Can Vitamin C prevent gradual muscle loss? Recent study answers this question.

Gradual muscle loss, or what doctors called sarcopenia, is one of the key problems of aging.  Accelerated sarcopenia or severe sarcopenia can lead to increased morbidity and mortality, and there are no known drug treatments. Of course exercise is a treatment to slow down sarcopenia, but it turns out that Vitamin C may also play an important role.  In a recent very large assessment performed in England, researchers looked at over 13000 people. Study subjects who were consuming a higher amount of Vitamin C from their diet displayed the best muscle mass.  What is interesting was that nearly half of all patients assessed in this study did not consume the recommended Vitamin C dose.  

 The author’s conclusion is “dietary vitamin C is important for muscle health in older men and women and may be useful for preventing age-related muscle loss. This is particularly significant as Vitamin C is readily available in fruits and vegetables, or supplements, so improving intake of this vitamin is relatively straightforward,” said Dr Richard Hayhoe. 

Unfortunately there are number of essential questions that this study was not able to address due to design.  Is supplementing with higher doses of Vitamin C better as compared to diet? The highest amount of Vitamin C consumed within the range in this study was only 170mg of Vitamin C/day. One would wonder if doses close to 500mg/day, as often advocated by experts, would show better results.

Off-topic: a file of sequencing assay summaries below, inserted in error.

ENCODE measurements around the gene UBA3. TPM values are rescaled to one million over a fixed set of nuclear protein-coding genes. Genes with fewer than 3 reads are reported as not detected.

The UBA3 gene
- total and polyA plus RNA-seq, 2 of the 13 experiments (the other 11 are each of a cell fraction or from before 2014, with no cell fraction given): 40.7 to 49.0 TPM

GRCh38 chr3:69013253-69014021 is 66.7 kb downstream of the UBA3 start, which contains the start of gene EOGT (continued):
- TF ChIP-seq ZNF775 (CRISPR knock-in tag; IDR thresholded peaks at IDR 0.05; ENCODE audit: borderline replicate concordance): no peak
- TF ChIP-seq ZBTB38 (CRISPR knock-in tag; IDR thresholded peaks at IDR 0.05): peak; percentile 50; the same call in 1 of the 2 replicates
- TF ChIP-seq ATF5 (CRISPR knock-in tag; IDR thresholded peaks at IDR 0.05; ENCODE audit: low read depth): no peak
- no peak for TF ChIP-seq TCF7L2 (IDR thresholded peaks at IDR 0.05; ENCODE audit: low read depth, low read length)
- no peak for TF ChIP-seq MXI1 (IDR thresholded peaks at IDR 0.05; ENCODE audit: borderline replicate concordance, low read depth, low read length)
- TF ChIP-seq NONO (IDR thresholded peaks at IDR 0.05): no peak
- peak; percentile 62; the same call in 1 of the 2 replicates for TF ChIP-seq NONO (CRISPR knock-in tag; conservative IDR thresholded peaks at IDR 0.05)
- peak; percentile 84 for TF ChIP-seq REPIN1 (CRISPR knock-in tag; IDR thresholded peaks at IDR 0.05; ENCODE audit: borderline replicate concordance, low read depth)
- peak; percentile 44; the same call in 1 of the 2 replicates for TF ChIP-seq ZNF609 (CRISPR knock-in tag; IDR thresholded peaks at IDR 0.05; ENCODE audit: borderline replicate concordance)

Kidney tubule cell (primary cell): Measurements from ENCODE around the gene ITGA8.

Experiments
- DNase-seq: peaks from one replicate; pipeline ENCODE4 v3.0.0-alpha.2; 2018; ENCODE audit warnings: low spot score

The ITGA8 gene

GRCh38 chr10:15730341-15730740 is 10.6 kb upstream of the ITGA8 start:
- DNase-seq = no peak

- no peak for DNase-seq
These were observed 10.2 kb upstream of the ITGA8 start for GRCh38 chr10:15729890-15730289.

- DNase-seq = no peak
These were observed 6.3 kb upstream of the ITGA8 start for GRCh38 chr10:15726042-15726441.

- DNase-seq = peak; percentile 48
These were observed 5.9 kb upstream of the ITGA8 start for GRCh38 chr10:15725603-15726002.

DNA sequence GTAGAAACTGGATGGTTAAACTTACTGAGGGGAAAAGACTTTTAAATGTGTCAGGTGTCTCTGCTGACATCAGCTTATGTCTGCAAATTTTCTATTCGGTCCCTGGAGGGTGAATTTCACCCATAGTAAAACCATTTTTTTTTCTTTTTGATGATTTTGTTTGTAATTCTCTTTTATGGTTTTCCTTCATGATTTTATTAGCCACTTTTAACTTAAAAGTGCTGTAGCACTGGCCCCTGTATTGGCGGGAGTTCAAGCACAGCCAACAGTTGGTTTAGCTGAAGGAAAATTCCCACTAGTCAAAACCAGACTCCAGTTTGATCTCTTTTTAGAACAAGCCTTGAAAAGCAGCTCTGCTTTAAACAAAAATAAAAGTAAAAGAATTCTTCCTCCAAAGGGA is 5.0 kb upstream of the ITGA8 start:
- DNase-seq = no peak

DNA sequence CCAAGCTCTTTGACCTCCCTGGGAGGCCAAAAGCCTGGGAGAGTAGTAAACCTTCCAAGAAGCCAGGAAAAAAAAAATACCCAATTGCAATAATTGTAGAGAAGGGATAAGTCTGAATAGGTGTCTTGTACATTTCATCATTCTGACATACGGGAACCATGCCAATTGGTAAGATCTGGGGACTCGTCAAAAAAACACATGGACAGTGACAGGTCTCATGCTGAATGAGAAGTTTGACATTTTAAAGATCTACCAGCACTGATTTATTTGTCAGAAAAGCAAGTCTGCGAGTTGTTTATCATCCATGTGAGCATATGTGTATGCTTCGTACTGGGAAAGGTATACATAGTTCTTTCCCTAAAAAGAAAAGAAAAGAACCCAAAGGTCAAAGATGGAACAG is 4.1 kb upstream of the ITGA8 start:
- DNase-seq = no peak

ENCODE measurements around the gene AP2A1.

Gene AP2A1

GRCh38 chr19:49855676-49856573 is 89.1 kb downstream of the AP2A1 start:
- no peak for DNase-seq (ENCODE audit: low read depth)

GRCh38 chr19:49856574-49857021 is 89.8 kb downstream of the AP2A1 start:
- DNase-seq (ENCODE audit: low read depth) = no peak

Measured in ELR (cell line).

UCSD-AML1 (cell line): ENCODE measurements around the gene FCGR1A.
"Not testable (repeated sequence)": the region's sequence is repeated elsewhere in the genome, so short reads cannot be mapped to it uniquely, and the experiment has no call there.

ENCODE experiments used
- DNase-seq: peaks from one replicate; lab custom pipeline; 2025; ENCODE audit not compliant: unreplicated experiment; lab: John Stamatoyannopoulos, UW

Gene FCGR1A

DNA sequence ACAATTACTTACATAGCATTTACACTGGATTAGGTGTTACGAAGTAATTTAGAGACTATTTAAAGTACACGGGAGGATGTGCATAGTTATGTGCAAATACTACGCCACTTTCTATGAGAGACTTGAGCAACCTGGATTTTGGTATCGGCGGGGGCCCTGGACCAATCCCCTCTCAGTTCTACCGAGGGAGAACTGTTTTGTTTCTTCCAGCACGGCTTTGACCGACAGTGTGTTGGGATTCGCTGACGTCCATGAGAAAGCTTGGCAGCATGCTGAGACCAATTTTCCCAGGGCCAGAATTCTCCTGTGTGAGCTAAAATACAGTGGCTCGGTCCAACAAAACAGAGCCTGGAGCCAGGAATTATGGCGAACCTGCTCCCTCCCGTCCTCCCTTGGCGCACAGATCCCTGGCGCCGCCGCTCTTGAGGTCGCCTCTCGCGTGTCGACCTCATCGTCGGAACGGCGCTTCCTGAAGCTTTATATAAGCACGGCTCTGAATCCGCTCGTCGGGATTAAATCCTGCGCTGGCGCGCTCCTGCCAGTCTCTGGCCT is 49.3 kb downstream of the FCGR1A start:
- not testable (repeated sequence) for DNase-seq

So how does this change AgeWise recommendations? Not much really, if one consumes a mostly plant based diet high in vegetables, berries, and some fruits, the amount of Vitamin C a person receives should be at the highest range of this study.  Additionally, if one is taking a high quality multivitamin they are most likely consuming an excessive amount.  If one is not taking any additional supplemental form of Vitamin C, they may benefit by exploring a more individualized assessment of nutrients, through a consultation with a nutritionist or performing a functional assessment of their nutritional status through companies like Genova Diagnostics, Spectracel, and others.

For more detailed review of the study please look at this excellent summary by Today’s practitioner: or to read entire study:

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